November 13, 2012

What's that down there?

IT’S SOBERING TO THINK that we know more about the dark side of the Moon than we do about the oceans that surround us.  I was reminded of this by a story in the Canadian newspaper, The Province, which revealed that two skeletons of a species of whale that has never been seen alive by human eyes were washed up on North Island, New Zealand The beached skeletons were those of an adult and her 10-foot male calf.  

The newspaper said the discovery was published by researchers from the United States and New Zealand in the journal Current Biology. “For the first time we have a description of the world’s rarest and perhaps most enigmatic marine mammal,” they say.

Previously only three skull fragments of the species— known as the spade-toothed beaked -whale—had been found: in New Zealand in 1872 and in the 1950s, and the last one 26 years ago on an island off Chile. The males have broad blade-like tusk teeth that give the species its name. Both males and females have beaks which make them resemble dolphins.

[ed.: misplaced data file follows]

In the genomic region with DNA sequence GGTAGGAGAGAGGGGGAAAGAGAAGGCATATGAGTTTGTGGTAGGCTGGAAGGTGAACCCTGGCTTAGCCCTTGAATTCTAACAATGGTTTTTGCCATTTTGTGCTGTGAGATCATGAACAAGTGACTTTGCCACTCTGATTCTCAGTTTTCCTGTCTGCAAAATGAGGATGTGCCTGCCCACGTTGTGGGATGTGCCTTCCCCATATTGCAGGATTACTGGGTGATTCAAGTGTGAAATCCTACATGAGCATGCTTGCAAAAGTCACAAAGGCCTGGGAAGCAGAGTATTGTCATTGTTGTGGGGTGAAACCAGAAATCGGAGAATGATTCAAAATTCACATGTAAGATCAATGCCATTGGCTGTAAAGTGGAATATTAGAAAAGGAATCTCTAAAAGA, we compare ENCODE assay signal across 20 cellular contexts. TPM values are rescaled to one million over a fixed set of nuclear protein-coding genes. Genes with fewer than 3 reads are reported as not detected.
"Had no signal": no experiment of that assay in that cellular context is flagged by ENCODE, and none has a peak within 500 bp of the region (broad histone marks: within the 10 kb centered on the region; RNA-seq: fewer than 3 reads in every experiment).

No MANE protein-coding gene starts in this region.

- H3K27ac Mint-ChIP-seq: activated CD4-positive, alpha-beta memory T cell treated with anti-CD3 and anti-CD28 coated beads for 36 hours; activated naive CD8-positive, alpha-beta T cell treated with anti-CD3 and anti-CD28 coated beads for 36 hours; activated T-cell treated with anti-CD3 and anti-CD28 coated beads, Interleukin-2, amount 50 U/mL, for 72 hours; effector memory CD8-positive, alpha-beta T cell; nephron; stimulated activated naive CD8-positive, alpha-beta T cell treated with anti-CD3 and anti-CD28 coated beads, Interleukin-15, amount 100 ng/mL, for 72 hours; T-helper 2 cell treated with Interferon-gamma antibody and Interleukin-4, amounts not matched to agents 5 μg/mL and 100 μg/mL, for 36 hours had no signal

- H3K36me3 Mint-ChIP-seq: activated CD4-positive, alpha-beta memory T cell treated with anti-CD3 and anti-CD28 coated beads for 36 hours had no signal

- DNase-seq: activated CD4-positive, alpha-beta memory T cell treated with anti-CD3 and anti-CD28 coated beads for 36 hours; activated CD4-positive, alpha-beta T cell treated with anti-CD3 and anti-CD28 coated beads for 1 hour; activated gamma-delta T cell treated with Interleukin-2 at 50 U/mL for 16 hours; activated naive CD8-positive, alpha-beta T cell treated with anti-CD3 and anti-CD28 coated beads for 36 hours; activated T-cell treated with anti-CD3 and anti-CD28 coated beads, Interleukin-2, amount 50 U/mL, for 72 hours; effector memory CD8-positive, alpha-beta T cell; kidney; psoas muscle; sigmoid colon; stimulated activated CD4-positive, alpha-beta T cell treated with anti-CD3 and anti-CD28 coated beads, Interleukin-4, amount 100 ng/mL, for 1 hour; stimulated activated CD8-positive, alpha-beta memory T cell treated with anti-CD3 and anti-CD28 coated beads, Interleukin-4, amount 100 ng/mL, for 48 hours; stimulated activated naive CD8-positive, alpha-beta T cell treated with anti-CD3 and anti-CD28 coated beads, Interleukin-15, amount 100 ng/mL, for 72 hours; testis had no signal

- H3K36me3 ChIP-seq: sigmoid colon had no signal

If you have ever sailed on the ocean, you must have wondered, as I have on many occasions, what was hiding below you. For years I have been haunted by a thought first expressed by the famous 20-century ocean scientist William Beebe, who described the ocean as having millions of little eyes peering upwards at us as we pass by. 

 And not only little eyes. The biggest mammals on earth live in the ocean, including the Blue Whale and the giant squid, with eyes as big as car hubcaps. Most experts believe it’s possible that there are even bigger squids or other creatures that have so far managed to remain hidden from us, and they believe that there could be a great deal of truth in those ancient pictures of krakens and other sea monsters dragging large sailing ships to their doom.

 “This is a good reminder,” said Rochelle Constantine, a co-author of the Current Biology paper, “of how large the oceans are, and of how little we know about them.”

And if that doesn’t send a shiver down your spine, it should.

Today’s Thought
It happens, by a common vice of human nature, that we trust most to, and are most seriously frightened at, things which are strange and unknown.
— Cæsar, De Bello Civili.

"Doctor! Doctor! Help me! I think I'm shrinking!"
"Now calm down, Mr. Jones, there's nothing to be done. You'll just have to be a little patient.”

(Drop by every Monday, Wednesday, Friday for a new Mainly about Boats column.)


Ken said...

Oded Kishony said...

not just the skeleton but the intact but deceased wales washed ashore.